|Hi, professor! I wonder why journalists write in one article two different points of view. Moreover, these two parts contradict each other. Is it because the journalists want to show us all the truth and all sides of this or that issue?|
It gets to you, Bulgaria. It is isolated. The terrain is a perpetual challenge. It has a veneer of mystery in its silence, of a vast hidden bank of unspoken thoughts and dreams.
Even after my short visit, it lives on. I will always take cheer from the answers the students came up with in the basic newswriting class when we asked them to offer their own advice to President Obama if he were to tour their homelands. A Bulgarian student said, “Do not be surprised by bad roads and people always frowning.”
Other Bulgarian students quickly added that once the president recovered from those perceptions, he should explore the Seven Rila Lakes and watch a traditional folk dance and he would definitely see some smiles. He should also enjoy some rose petal jam. And he should try some rakia, an anise-flavored spirit popular in the Balkans, as well.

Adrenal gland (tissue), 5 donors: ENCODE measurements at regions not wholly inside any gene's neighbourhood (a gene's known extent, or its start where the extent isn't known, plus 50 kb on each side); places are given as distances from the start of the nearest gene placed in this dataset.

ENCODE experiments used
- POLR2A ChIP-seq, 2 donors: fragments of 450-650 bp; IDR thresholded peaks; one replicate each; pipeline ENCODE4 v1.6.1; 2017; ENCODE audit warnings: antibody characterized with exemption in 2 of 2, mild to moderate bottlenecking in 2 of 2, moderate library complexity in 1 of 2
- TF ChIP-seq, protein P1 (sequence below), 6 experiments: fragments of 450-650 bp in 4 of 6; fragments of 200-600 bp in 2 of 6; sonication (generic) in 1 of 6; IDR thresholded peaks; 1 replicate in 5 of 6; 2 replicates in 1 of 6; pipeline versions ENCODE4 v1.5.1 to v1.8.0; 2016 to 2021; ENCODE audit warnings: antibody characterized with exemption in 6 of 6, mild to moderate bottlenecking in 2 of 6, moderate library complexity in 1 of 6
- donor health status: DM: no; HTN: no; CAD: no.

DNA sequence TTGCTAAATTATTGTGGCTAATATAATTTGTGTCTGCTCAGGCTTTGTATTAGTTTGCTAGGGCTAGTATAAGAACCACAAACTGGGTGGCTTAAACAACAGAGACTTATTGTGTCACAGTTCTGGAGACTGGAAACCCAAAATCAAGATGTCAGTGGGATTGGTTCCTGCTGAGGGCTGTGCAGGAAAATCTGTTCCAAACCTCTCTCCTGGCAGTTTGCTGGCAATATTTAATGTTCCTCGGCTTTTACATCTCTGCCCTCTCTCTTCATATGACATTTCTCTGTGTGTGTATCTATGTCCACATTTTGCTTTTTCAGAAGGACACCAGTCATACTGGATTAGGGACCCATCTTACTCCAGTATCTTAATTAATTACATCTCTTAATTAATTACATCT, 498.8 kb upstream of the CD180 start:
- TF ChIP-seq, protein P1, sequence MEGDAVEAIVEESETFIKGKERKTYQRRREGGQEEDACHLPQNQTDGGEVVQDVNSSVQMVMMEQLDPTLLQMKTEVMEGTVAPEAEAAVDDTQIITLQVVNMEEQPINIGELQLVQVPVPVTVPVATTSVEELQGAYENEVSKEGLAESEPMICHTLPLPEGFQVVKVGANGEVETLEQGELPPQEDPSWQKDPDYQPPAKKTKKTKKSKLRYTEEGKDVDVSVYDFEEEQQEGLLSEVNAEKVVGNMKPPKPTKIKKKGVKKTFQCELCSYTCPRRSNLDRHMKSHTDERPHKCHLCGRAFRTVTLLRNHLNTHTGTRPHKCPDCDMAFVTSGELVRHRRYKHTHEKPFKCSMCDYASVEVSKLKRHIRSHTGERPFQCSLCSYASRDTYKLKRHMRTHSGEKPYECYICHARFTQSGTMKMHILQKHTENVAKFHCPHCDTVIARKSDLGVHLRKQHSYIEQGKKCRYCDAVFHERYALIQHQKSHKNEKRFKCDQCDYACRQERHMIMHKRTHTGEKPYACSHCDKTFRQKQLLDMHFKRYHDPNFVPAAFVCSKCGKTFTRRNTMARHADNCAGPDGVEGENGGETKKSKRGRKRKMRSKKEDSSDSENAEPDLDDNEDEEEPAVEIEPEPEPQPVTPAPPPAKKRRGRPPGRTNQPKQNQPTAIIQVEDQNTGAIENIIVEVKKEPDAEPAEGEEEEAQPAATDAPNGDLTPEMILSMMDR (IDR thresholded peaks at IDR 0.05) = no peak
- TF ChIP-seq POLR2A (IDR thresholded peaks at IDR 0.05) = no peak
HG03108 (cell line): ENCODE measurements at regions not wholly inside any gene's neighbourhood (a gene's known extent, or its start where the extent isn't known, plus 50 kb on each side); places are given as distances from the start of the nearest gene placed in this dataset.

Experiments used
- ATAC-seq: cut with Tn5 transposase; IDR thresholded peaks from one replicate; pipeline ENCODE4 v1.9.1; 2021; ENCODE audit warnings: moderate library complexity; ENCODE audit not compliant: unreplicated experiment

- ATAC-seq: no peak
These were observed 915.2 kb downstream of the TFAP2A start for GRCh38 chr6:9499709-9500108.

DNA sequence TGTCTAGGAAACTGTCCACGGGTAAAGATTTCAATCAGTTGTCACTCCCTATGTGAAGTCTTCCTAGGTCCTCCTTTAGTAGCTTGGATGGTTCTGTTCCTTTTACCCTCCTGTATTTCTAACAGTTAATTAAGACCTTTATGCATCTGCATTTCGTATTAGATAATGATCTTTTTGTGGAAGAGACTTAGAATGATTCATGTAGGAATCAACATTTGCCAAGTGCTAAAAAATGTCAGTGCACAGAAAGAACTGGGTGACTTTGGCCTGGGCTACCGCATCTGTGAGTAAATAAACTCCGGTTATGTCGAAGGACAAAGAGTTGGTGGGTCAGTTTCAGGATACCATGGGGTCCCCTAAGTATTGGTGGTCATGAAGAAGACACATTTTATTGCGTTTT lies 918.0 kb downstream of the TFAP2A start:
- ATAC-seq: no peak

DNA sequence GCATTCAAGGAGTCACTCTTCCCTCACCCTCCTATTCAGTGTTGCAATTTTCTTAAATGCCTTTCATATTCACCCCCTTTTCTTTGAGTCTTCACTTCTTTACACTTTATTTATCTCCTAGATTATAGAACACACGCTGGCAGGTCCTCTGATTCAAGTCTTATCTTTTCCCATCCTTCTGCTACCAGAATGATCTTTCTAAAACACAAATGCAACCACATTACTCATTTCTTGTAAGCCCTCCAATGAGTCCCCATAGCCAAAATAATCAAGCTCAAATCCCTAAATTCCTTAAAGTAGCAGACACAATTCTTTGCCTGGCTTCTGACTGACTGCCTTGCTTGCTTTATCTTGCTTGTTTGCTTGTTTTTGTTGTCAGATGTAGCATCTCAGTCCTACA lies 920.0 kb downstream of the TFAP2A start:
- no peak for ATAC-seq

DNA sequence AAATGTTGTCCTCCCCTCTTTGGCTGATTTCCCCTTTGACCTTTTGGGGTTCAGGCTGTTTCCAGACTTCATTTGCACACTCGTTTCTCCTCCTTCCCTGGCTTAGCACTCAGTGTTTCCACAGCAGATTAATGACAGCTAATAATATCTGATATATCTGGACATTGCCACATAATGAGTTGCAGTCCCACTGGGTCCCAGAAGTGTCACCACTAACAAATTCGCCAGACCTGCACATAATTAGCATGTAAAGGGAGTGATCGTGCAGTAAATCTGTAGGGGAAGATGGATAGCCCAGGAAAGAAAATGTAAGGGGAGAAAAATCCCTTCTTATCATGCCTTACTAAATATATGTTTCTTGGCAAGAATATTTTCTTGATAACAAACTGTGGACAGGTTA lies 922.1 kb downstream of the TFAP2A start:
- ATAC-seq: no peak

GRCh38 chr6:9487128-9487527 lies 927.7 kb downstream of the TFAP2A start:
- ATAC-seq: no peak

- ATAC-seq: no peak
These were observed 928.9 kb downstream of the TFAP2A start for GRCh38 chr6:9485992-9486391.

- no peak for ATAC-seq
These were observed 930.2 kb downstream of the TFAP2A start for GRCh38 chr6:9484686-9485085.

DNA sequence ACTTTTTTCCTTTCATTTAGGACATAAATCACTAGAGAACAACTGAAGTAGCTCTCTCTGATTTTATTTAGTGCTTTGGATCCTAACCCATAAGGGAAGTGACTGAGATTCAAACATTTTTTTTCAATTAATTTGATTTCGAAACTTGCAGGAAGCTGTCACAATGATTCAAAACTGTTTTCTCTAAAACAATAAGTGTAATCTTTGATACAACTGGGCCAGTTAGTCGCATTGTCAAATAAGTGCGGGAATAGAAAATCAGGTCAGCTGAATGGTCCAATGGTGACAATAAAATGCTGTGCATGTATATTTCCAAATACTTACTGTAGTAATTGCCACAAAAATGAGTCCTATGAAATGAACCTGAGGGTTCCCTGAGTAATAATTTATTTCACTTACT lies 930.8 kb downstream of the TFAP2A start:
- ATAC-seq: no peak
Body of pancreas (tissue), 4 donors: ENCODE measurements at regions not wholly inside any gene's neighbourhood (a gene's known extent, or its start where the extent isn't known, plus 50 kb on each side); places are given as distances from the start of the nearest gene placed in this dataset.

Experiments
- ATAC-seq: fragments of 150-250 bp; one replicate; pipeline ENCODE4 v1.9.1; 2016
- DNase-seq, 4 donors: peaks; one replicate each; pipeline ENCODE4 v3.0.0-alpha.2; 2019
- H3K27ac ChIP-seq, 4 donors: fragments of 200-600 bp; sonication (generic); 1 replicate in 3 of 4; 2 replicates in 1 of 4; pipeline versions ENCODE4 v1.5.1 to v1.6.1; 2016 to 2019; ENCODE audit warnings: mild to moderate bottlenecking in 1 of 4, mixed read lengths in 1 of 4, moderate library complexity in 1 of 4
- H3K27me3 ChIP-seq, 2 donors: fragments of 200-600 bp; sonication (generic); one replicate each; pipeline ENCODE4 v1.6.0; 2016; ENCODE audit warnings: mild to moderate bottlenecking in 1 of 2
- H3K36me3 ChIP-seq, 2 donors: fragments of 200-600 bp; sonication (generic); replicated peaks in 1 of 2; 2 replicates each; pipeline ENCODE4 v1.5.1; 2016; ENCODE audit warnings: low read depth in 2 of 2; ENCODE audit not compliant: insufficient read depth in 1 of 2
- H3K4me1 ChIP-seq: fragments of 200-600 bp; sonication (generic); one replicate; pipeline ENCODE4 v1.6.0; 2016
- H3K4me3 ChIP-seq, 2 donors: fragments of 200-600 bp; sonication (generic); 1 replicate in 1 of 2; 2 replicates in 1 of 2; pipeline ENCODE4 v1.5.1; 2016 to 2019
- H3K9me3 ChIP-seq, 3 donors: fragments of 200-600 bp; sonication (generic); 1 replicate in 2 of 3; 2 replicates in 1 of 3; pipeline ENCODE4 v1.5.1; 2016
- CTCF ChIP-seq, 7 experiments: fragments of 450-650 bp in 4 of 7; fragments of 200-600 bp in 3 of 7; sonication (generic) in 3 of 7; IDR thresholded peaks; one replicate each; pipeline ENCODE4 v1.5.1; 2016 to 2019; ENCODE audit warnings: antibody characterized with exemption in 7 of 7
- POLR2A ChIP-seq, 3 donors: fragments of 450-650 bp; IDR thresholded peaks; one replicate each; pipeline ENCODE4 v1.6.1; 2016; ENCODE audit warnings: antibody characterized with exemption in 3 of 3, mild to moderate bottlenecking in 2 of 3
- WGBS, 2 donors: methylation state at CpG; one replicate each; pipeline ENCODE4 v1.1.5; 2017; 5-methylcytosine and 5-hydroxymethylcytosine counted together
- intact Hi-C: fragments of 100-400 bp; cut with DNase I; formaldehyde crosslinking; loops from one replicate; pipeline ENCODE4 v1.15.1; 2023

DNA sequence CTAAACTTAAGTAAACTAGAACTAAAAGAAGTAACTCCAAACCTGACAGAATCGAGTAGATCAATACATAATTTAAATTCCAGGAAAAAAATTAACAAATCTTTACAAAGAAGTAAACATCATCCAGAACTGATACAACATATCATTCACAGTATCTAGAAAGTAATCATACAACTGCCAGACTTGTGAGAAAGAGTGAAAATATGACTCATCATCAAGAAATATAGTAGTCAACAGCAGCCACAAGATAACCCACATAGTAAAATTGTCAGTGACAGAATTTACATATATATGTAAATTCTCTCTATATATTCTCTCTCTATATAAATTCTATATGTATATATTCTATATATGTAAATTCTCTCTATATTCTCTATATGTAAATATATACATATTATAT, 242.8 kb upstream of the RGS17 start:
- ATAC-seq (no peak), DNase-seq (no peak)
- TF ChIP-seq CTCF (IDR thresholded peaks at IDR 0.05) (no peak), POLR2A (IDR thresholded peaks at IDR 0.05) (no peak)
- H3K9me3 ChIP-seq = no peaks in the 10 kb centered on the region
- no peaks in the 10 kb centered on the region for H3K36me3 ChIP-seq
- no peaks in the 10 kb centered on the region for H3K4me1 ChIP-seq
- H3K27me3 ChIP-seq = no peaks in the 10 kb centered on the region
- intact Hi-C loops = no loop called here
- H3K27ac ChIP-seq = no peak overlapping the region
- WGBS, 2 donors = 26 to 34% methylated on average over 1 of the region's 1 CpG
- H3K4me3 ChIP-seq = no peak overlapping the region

A young man from Athens said, “Expect riots and protests if you go to Greece. This is Greece in general. It is not personal.” Another student: “In Russia, wintertime might be a bad idea. In good weather, go to St. Petersburg, not Moscow. St. Petersburg is real Russia. Try the Borscht.” A student from Kazakhstan said, “Go to private house for good dinner.”
As a group they agreed on several points. In certain countries Michelle Obama must wear a headscarf. “Religion,” a girl said in a quiet voice, “is very important.” But above all, the president, they said, should avoid looking like a tourist: “Mr. Obama, remember, no sandals with socks and no camera dangling from your neck,” one student advised. “In big crowds, watch the wallet. Wear something nice: Calvin Klein or Burberry. Be good looking.”
This wasn’t exactly hard-nosed reporting we were seeing. It was, however, one of those encouraging baby steps.
Madeleine Blais, a 1986 Nieman Fellow, teaches journalism at the University of Massachusetts in Amherst.